Dan Kitwood/Getty Images News/Getty Images

What Happened At The UK Parliament?

At 2:14 p.m. local time on Wednesday, a report of shots fired caused a flurry of people to try to figure out what happened at the U.K. Parliament. The building has gone on lockdown, according to CNBC. Police confirmed a "firearm incident" and said that officers were on the scene, and that a gunman had been shot by the police. Early reports reference both Parliament and the Westminster Bridge; it's unclear at the time of publication whether these are separate incidents. Police said they were called to the bridge, and an assailant breached the perimeter of Parliament before stabbing an officer and subsequently being shot. There are also reports of a car running into pedestrians nearby, but it's unknown if the report is accurate, or if the two incidents are related. The BBC has reported that a witness claims a car "mowed down at least 5 people" on the bridge.

Update: According to the Associated Press, British police late Wednesday evening raised the death toll in the Parliament attack to five. At least 40 people were injured.

Prime Minister Theresa May was seen being evacuated from the scene, and is confirmed to be unharmed. Members of Parliament reported hearing several shots fired. David Lidington, Leader of the House of Commons, confirmed the shooting incident with the BBC, but declined to comment on the details of what he referred to as "further violent incidents" until the police addressed the matter.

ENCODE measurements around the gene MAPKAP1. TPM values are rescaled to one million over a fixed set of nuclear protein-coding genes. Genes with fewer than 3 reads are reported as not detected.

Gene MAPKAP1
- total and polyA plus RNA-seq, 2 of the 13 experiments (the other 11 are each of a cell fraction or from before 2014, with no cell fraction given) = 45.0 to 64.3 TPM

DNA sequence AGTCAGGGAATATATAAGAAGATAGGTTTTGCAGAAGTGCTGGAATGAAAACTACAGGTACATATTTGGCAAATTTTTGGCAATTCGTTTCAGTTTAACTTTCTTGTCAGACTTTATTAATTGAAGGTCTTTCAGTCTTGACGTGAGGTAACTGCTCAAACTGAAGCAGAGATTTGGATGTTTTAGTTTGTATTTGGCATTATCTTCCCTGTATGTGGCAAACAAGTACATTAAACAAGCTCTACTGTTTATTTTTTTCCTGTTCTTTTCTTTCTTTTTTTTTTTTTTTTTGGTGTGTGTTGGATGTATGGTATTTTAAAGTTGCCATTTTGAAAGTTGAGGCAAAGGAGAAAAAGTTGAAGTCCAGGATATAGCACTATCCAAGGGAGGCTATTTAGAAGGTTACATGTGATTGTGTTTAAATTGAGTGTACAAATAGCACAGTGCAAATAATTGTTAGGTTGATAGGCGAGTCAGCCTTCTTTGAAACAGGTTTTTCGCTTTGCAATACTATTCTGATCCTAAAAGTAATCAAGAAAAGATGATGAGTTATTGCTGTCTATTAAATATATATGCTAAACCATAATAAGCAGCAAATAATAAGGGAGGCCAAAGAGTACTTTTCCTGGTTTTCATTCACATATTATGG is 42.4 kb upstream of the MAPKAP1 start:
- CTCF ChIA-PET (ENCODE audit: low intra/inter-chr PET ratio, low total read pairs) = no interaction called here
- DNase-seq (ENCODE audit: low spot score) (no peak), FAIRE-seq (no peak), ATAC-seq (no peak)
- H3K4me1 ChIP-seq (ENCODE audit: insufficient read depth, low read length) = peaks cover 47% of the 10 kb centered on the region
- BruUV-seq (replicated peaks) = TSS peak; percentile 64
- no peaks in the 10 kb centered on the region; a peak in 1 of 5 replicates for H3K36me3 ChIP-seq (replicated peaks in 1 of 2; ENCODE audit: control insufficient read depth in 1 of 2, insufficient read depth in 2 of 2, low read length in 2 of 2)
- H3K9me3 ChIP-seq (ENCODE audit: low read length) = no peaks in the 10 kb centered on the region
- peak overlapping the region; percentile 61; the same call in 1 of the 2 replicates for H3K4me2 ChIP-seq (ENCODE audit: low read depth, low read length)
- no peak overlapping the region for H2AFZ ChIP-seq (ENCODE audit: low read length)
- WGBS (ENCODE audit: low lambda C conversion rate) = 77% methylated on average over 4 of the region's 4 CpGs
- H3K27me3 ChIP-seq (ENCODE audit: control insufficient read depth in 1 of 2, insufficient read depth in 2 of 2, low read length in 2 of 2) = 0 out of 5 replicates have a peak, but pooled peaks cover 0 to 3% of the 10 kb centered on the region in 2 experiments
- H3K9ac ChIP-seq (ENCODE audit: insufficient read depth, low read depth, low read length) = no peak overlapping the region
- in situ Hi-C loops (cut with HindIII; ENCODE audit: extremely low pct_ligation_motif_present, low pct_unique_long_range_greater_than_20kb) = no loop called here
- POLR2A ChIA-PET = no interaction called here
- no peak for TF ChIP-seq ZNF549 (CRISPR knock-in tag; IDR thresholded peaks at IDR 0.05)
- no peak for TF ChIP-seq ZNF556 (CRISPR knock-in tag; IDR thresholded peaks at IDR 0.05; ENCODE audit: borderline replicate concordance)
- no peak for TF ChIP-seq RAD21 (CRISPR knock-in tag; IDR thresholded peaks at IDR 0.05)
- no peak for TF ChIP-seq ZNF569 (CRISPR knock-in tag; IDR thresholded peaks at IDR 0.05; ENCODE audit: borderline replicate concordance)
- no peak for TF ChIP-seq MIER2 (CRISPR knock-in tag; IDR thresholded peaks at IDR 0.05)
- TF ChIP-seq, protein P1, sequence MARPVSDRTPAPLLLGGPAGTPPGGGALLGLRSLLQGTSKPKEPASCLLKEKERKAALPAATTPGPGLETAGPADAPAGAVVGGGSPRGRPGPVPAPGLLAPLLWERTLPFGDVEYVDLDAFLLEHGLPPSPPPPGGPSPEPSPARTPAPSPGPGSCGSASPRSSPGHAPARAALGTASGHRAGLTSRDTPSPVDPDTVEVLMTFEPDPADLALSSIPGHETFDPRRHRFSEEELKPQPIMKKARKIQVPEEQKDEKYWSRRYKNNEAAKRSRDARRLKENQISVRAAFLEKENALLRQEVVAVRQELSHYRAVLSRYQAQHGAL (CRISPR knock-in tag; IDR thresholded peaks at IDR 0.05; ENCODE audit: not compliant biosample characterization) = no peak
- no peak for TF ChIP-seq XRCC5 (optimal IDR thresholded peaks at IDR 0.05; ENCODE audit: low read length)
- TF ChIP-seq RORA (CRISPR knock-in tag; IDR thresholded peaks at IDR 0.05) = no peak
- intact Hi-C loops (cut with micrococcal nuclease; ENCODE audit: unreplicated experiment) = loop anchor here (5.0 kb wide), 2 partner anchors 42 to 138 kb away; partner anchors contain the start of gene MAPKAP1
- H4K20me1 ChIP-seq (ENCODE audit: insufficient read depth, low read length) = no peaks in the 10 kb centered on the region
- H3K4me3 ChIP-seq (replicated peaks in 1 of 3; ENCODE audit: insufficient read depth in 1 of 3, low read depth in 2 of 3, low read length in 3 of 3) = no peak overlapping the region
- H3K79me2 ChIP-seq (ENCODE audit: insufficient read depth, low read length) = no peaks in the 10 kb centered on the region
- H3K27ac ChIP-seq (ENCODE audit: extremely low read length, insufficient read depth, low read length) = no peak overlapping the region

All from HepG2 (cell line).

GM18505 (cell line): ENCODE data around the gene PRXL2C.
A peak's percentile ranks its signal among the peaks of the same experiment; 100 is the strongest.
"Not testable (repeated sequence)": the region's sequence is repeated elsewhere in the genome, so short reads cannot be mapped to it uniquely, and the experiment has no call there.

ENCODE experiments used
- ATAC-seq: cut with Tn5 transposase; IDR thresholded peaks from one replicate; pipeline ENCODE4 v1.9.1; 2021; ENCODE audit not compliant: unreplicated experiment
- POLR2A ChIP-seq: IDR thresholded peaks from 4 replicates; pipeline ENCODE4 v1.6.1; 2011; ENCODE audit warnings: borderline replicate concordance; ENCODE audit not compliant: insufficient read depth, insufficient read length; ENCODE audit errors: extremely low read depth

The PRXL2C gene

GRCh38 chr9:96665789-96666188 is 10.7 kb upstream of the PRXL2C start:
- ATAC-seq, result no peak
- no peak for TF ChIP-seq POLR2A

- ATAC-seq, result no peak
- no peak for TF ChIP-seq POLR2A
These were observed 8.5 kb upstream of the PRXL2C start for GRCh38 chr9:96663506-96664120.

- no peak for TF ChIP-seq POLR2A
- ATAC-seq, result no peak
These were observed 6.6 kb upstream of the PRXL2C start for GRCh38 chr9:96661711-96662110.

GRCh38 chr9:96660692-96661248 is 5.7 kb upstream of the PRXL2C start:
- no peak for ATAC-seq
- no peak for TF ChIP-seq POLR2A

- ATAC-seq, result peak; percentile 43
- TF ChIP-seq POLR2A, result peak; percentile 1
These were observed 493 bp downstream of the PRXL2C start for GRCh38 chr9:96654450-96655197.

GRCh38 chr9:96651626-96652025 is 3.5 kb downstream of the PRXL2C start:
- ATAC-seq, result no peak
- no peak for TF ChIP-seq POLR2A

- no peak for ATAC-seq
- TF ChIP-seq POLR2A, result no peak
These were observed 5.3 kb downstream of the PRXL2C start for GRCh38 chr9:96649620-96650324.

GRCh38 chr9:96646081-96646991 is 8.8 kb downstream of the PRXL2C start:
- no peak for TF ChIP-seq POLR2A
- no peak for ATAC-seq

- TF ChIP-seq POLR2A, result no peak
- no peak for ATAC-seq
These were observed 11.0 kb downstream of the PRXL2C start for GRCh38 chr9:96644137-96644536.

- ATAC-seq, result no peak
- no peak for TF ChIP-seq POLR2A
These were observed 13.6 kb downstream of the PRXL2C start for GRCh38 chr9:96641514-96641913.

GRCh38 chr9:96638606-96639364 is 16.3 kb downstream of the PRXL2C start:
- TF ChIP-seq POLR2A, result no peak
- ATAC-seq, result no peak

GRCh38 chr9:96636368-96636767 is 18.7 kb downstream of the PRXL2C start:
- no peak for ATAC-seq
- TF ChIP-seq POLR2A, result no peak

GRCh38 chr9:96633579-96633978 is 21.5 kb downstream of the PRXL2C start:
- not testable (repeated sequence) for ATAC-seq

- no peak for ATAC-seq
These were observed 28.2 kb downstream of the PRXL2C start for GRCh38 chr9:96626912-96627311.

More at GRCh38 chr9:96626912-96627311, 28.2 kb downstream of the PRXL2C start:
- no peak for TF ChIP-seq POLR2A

Multiple ambulances have been dispatched to the area, and Lidington said that an air ambulance was on the scene "to remove the casualties," which would imply that the incident was more severe than originally reported. Scotland Yard received a report that several people were injured on the bridge, giving credence to the story of a car hitting pedestrians. Conflicting witness statements claim that the assailant who was shot by police may have been armed with either a gun, a stick, or a kitchen knife.

The Independent has received reports that about a dozen people were hit by a car on the bridge, and some witnesses claim the same car then "rammed into the gates of Westminster" before the suspect exited the vehicle. But another witness told the BBC that the man was on foot. It's unclear if more than one assailant was involved, but police said that they will treat the case as a "terrorist incident" until it was proven not to be. The public is advised to avoid the area until the investigation is complete, and the Westminster underground station has been temporarily closed. The incident occurred on the one-year anniversary of the bombings at a Brussels airport and metro station that killed 32 people. Whether that's a coincidence remains to be seen.